Bert Ellis, with two degrees from the University of Virginia, is a loyal alumnus. He has donated more than $10 million to his alma mater, and even co-owns a campus hangout, the Spot.
But he thinks the university is headed in the wrong direction. He objects to its emphasis on diversity, equity and inclusion programs — saying the university is already diverse. And he loathes the university’s recent portrayal of its founder, and his hero, Thomas Jefferson.
Mr. Ellis co-founded a dissident alumni group, the Jefferson Council. And when Glenn Youngkin, a Republican, was elected governor of Virginia in 2021, largely on a pledge to overhaul education, Mr. Ellis saw an opening.
“This is our only opportunity to change/reverse the path to Wokeness that has overtaken our entire university,” he wrote in a post for the Jefferson Council.
Now Mr. Ellis, 69, is on the university’s board of trustees, appointed recently by Governor Youngkin.
Mr. Ellis is part of a growing and forceful movement fighting campus programs that promote diversity, equity and inclusion, known as D.E.I.
Politicians, activists and alumni who oppose the programs say they enforce groupthink, establish arbitrary diversity goals, lower standards and waste money that could go to scholarships. Lawmakers in 19 states have taken up legislation to limit or block university D.E.I. programs.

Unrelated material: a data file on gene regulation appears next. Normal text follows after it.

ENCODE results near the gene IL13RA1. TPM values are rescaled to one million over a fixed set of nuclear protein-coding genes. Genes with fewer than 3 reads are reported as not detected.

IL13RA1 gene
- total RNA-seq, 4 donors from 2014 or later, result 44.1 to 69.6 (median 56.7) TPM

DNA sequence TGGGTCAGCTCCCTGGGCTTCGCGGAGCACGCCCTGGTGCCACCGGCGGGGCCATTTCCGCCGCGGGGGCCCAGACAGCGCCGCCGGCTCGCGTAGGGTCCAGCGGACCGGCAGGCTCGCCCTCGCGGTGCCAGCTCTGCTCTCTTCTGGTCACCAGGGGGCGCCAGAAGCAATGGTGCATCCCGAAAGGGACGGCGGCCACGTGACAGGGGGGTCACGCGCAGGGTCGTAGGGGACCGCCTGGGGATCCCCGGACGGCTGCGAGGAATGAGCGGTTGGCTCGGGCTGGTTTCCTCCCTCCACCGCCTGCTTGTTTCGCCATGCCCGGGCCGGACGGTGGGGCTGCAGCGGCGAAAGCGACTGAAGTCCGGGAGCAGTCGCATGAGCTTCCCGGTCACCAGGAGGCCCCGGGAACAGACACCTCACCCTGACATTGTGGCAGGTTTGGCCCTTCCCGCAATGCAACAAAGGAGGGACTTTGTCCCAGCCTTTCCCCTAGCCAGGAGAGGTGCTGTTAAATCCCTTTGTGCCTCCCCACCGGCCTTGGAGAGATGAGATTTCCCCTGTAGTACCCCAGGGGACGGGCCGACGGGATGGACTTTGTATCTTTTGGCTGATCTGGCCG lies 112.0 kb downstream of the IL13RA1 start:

In Florida, Gov. Ron DeSantis, has waged an all-out campaign to dismantle D.E.I. initiatives, calling them “hostile to academic freedom” and demanding their defunding. In North Carolina and South Carolina, lawmakers have demanded that public universities report the costs of D.E.I. In Texas, a new $300 billion state budget approved by the Legislature prohibits university spending on D.E.I.
In Virginia, Mr. Youngkin has chosen a less confrontational approach than Mr. DeSantis, but has moved to change the direction of the state’s flagship university, in part by appointing Mr. Ellis to the board.
A spokesman for the governor did not respond to questions about the administration’s plans for D.E.I. programs at the university but referred to a comment the governor made during a recent CNN Town Hall: “We have to celebrate excellence. We shouldn’t embrace equity at the expense of excellence.”
Attacks on D.E.I. come at a crucial pivot point. The Supreme Court is expected to rule in the next few months against race-conscious affirmative action. At Virginia, where admissions is highly competitive, such a ruling could radically lower the number of Black students, who currently make up about 7 percent of undergraduates, an increase of more than 200 Black students since 2015.